The fire burned bright and the flames licked the underbelly of crab that lay across it on a stick. He reached down into a halved coconut where some torn cloth sat in sea water. He strained the excess water and brought the cloth down onto the gash across the man's skull. He dabbed the wound with care and precision and re-wrapped it with a makeshift bandage from the man's shirtsleeve. His chest subtley shifted up and down as air filled and left his lungs. He continued to live.

The man's canister was half-full with water. He lowered it to his lips and let the liquid trickle lightly into his mouth. He did the same for himself.

Leave him to die and keep the water for yourself you fool.

Two days had passed since he had found the man. The water would last another two days. What then, he did not know.

Yes, you do.

He broke the crab with a sharp rock and pulled out the delicate meat. He ate and rested his head to the sand. He watched the man and felt a longing to speak with him. To ask him what it was that had brought them both here in this moment.

They attacked us, you fool.

If he had a family. A loved one waiting for him.

Fuck his loved ones. Fuck them all.

What he did before the world decided to go mad. If he had dreams for the future.

These people don't dream.

If he hated him.

He'd gut you like a fish if he could.

Were these thoughts of his own or the thoughts of something else? Thoughts of the machine of war. Before he had time to form an opinion of the War he was given a rifle and told who to kill. He had never met a Japanese person before. Not a single word had ever been exchanged and suddenly one day he was told it was time to exchange bullets.

An immense grief descended upon him but his body would not allow the tears to come. Resentment and rage filled his spirit. He jumped to his feet and yelled out across the waters.

He dropped to his knees beside the man and slapped his face and gripped his throat and sank his bodyweight down through his wrists.

Kill him.


The fire danced its shadows across them. The moon and the stars watched.

What happens to the Souls of men who kill other men...

His tears came and dropped singularly onto the face of the man. Tears rolled down the faces of both men. As he murdered him, he became aware of the horrid intimacy he felt between them. An intimacy most men live and die without ever experiencing. His grip loosened until he let go and fell onto the man's chest and wept.

He's not done. Fucking kill him!

"Oh God, I'm sorry," he sobbed.

He took the man's face in his hands and held him tightly to his chest with great anguish. He checked for his pulse and felt it throb back to life at the tips of the fingers that almost took it away. He crawled across the sand to the edge of the treeline and gagged and wretched.

The moon and the stars continued to watch.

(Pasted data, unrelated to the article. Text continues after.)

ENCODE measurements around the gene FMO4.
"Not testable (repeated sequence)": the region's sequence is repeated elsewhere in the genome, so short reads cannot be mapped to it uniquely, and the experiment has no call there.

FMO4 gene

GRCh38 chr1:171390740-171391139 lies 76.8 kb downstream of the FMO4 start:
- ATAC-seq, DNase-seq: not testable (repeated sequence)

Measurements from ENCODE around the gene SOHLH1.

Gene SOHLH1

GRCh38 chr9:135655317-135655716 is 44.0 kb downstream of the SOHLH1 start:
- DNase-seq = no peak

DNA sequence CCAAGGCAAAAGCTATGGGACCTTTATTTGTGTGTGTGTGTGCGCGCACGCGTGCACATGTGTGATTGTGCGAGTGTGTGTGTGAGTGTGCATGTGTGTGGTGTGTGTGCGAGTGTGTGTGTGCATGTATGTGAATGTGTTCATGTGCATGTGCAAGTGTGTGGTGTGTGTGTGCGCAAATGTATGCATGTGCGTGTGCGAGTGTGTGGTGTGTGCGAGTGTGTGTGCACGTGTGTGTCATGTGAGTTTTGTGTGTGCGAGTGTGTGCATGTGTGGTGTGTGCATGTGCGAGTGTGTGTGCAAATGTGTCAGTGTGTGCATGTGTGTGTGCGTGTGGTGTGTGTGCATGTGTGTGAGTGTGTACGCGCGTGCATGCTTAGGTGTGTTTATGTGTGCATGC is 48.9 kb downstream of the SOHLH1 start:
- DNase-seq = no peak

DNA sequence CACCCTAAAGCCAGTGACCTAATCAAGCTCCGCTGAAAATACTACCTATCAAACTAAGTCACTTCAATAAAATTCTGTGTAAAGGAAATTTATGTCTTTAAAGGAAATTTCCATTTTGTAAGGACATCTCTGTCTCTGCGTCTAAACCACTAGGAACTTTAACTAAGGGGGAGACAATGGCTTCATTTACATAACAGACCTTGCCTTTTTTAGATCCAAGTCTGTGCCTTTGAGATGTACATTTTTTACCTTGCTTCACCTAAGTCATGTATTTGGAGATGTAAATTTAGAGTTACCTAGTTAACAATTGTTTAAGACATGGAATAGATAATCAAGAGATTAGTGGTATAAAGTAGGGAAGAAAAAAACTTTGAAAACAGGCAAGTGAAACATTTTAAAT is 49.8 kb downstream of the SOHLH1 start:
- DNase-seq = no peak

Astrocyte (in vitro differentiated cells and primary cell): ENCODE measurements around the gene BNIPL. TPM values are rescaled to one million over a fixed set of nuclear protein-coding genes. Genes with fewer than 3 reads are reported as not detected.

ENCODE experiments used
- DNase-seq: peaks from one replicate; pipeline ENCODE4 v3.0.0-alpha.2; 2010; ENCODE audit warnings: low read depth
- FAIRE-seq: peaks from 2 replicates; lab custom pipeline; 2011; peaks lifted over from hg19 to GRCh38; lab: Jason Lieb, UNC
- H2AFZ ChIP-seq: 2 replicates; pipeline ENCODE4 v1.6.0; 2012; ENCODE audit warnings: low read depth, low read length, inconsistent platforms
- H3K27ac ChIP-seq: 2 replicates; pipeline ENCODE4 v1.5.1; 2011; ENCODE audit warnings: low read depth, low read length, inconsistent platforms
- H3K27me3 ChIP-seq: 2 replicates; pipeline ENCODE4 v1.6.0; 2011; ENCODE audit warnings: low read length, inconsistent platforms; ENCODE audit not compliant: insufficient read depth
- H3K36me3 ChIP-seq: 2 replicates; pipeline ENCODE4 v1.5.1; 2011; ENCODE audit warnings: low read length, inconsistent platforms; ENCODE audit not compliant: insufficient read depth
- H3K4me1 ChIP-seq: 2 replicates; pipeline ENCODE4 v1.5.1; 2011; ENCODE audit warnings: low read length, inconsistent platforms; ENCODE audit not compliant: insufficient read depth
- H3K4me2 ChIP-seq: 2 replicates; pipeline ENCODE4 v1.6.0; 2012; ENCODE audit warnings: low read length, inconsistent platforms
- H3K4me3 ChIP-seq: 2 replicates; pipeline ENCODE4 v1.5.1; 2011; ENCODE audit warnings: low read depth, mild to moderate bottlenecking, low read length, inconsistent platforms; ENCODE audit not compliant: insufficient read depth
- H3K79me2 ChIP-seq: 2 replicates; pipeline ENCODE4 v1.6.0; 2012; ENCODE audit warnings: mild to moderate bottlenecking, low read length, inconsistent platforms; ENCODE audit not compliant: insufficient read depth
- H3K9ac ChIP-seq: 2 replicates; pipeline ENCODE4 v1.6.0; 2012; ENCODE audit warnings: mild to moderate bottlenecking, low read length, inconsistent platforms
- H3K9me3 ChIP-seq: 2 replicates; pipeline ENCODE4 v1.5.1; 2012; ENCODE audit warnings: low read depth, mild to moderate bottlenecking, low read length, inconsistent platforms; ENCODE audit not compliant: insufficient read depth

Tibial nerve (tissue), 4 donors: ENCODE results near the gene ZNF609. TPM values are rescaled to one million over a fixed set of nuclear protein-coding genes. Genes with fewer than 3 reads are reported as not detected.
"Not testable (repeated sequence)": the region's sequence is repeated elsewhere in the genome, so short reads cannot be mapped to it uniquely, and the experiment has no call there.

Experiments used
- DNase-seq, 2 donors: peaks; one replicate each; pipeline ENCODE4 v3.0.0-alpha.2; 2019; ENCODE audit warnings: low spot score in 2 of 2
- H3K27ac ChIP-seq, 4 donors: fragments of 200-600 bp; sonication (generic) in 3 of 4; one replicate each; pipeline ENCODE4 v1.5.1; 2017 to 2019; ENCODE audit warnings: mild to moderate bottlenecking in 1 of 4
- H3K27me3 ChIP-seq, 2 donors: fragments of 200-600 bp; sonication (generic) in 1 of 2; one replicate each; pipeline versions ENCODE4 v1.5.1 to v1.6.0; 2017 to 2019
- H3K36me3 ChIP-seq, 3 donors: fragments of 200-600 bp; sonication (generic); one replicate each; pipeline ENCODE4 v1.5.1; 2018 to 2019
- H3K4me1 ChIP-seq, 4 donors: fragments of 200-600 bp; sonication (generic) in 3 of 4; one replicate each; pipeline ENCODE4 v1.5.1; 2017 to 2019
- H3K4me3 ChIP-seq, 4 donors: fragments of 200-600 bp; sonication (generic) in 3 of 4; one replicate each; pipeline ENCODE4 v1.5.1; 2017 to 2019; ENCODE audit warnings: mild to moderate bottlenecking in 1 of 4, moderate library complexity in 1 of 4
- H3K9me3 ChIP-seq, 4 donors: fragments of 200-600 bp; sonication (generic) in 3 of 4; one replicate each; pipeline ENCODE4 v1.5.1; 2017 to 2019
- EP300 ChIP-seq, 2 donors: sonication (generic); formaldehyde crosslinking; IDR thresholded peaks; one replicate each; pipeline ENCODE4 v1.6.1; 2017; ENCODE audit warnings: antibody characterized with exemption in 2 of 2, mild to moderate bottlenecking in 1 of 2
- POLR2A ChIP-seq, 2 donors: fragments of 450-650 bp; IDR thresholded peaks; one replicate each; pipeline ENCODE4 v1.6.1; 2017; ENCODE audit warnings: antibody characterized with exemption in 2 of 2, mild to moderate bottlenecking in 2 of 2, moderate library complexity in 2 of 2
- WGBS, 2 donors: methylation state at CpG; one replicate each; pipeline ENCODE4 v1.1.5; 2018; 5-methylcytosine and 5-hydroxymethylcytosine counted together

Five days passed. Barely conscious he sat in the shade, weak and hungry and without water. Bomb blasts had rang through the night and flashes of explosions illuminated the distant night sky. He had watched the sunrise, too sick to sleep. The last of the water he had given to the man, who's life still remained.

He faded in and out of a dream like state.

You're dying.

He lay his hand on the man's chest beside him and felt for his heart. He felt it flutter softly in an uneven rhythm. He looked out to the blue and it no longer scared him. It stretched out beyond the horizon and beckoned them to their final journey. The waves whispered a song of the deepest sleep.

He bid the man farewell.

Short Story

About the Creator

Dean F. Hardy

Writer from Dublin, Ireland.

*All work here is owned by Dean F. Hardy*

Reader insights


Excellent work. Looking forward to reading more!

Top insights

  1. Excellent storytelling

    Original narrative & well developed characters

  2. Compelling and original writing

    Creative use of language & vocab

  3. Heartfelt and relatable

    The story invoked strong personal emotions

  1. On-point and relevant

    Writing reflected the title & theme

  2. Easy to read and follow

    Well-structured & engaging content

  3. Masterful proofreading

    Zero grammar & spelling mistakes

  4. Expert insights and opinions

    Arguments were carefully researched and presented

  5. Eye opening

    Niche topic & fresh perspectives

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Comments (13)

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  • Veronica Coldiron8 months ago

    I am so bewildered by this. Blisteringly honest and formed so deep in humanity, it literally breathes when you read it, and that makes the end all that much more painful to read. BEAUTIFUL work!!

  • Dana Crandell8 months ago

    I can see this vividly as a short film. Roll credits!

  • Naomi Gold12 months ago

    Ok WTF… you don’t get to write fiction this good and also master poetry. This is now in my top three favorite short stories I’ve read here. I’m glad I’m procrastinating writing by reading older Vocal stories.

  • So well written, so sad

  • Lamar Wigginsabout a year ago

    An amazing take on the challenge, no matter the outcome... It could definitely be the premise for a screenplay. The hurt, the confusion, the encounter, the thoughts, all woven together in a cinematic tale. This was great!

  • Dana Stewartabout a year ago

    Such an aching and tormenting reckoning. Stellar pice of writing! You have a new subscriber!

  • Beth Sarahabout a year ago

    Another brilliant story.

  • Loryne Andaweyabout a year ago

    What war reduces us to is so ugly, yet you write with such sad hope that there's at least something worth honoring in the end. Haunting and lyrical.

  • Alex H Mittelman about a year ago

    Wow that was intense! You write like Ernest Hemingway! Very well written!

  • Christiane Winterabout a year ago

    My heart aches after reading this. What an absolutely masterful job you've done, I thoroughly enjoyed this.

  • Cathy holmesabout a year ago

    Speechless in awe! Wow

  • Gina C.about a year ago

    What an amazing entry! I really love your writing style. :) Great job!!

  • Heather Hublerabout a year ago

    Wow! This was excellent. I felt everything in your storytelling, emotion, compassion, honesty. Loved it! This very well could be the winner :) Great work, Dean.